Cook County Correctional Facility in Chicago’s West Side. (Photo by Tim Boyle)
By Jorge RivasIt doesn’t pay to aggressively put children who commit crimes behind bars. That’s the conclusion of a new report from the Annie E. Casey Foundation. The study is titled “No Place for Kids” and uses national data to reinforce a growing consensus among experts that the current model of incarceration doesn’t do much in the way of public safety.
Though juvenile violent crime arrest rates are only marginally higher in the United States, we rely heavily on incarcerating kids. In total, 336 of every 100,000 of the world’s incarcerated youth is locked away in a U.S. prison facility. That’s nearly five times the rate of the next country on list, which is South Africa.
Even the Justice Department Office of Juvenile Justice and Delinquency Prevention recommends a series of alternatives to traditional incarceration. Sill, the largest share of incarcerated youth— about 40 percent in total — are held in long-term youth correctional facilities operated primarily by state governments or by private firms who contract with the state.
“We have to recognize that incarceration of youth per se is toxic,” Dr. Barry Krisberg says in the report. Krisberg is the former president of the National Council on Crime and Delinquency and a faculty member at the University of California-Berkeley.
“So we need to reduce incarceration of young people to the very small dangerous few. And we’ve got to recognize that if we lock up a lot of kids, it’s going to increase crime.”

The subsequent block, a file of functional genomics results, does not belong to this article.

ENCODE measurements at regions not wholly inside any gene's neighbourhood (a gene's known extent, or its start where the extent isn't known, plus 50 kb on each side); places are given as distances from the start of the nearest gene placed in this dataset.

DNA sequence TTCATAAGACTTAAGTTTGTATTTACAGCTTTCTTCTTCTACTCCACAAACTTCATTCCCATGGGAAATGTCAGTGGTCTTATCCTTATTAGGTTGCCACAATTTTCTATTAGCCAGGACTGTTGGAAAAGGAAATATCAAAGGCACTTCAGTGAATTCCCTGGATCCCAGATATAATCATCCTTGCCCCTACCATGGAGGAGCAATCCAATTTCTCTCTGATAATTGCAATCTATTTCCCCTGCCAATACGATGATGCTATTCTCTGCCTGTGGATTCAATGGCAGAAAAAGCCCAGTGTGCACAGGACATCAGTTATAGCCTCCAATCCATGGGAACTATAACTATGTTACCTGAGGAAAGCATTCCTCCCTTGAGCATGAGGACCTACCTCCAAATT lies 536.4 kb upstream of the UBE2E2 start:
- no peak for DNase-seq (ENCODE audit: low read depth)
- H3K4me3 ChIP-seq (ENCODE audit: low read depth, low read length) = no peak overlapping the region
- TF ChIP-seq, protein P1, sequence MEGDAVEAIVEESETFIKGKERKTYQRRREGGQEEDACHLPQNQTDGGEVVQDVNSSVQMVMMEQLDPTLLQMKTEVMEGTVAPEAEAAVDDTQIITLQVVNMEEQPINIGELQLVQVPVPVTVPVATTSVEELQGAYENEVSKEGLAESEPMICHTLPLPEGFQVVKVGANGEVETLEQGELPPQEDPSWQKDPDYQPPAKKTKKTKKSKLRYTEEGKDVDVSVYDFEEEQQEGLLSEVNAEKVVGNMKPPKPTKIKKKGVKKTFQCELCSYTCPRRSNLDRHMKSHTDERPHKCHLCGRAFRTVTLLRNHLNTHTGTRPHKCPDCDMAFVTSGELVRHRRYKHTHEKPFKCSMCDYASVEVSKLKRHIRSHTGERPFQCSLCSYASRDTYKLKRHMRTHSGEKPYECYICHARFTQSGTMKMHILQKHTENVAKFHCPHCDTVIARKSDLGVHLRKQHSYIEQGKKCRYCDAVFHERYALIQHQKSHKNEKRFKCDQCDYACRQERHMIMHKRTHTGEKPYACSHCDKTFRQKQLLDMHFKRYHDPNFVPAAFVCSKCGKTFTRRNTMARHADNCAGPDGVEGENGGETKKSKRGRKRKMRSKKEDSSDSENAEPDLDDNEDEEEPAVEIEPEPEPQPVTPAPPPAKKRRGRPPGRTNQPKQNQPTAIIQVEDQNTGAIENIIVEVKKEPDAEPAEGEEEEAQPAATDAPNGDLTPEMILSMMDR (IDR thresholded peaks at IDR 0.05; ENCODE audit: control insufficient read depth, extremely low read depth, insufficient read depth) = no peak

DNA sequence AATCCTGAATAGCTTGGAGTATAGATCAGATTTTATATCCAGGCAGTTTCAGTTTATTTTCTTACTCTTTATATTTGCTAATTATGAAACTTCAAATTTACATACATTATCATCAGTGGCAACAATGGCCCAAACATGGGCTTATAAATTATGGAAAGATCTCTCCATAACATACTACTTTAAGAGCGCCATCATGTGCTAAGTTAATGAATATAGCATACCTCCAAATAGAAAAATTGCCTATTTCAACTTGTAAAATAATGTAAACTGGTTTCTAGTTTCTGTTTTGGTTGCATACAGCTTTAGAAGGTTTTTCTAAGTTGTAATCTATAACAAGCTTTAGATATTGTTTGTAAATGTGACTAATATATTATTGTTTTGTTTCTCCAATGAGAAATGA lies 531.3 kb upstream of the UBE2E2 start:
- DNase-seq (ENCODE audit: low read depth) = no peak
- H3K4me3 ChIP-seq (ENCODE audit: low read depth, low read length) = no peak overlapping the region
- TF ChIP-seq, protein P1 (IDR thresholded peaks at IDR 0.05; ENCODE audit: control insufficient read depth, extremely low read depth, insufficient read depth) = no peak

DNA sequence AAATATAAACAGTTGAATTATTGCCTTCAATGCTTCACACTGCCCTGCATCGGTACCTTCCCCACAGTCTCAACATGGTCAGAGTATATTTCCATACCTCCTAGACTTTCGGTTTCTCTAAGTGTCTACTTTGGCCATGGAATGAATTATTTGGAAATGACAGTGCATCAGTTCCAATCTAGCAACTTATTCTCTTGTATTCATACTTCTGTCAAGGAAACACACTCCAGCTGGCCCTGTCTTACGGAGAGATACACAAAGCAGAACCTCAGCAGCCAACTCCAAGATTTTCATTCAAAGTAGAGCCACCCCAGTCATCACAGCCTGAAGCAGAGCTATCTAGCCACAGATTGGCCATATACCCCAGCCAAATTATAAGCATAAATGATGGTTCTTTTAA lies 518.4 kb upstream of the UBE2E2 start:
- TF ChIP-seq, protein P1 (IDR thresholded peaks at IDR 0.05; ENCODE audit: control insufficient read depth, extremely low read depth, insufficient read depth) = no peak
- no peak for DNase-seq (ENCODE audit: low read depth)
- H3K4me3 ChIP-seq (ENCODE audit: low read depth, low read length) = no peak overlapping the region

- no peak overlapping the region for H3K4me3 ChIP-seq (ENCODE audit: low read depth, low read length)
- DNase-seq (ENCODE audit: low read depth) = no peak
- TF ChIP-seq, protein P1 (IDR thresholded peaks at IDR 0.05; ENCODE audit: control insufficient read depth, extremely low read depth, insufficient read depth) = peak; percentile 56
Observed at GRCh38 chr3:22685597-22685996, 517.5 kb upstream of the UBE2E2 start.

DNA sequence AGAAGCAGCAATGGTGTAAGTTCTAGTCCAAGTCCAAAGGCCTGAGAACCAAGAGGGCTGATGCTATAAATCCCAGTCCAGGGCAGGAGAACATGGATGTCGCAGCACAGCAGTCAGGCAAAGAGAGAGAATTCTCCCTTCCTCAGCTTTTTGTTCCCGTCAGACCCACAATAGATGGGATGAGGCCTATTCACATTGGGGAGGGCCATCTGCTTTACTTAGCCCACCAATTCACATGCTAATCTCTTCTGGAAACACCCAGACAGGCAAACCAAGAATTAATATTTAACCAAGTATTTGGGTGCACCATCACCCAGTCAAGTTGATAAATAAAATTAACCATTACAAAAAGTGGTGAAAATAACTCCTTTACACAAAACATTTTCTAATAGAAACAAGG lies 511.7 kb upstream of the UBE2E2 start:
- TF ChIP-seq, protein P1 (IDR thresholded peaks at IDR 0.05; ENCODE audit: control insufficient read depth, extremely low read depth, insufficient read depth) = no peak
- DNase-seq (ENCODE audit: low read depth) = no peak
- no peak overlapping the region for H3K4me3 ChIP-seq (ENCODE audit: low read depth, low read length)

For example, researchers found that since 2007, when Texas authorities began to decrease the jailed youth population, juvenile crime fell by ten percent. Juvenile arrests fell by another nine percent.
The report concludes that there is now overwhelming evidence that the wholesale incarceration of juvenile offenders is a failed strategy for combating youth crime. The arguments are that incarceration:
- Does not reduce future offending by confined youth: Within three years of release, roughly three-quarters of youth are rearrested; up to 72 percent, depending on individual state measures, are convicted of a new offense.
- Does not enhance public safety: States which lowered juvenile confinement rates the most from 1997 to 2007 saw a greater decline in juvenile violent crime arrests than states which increased incarceration rates or reduced them more slowly.
- Wastes taxpayer dollars: Nationwide, states continue to spend the bulk of their juvenile justice budgets - $5 billion in 2008 - to confine and house young offenders in incarceration facilities despite evidence showing that alternative in-home or community-based programs can deliver equal or better results for a fraction of the cost.
- Exposes youth to violence and abuse: In nearly half of the states, persistent maltreatment has been documented since 2000 in at least one state-funded institution. One in eight confined youth reported being sexually abused by staff or other youth and 42 percent feared physical attack according to reports released in 2010.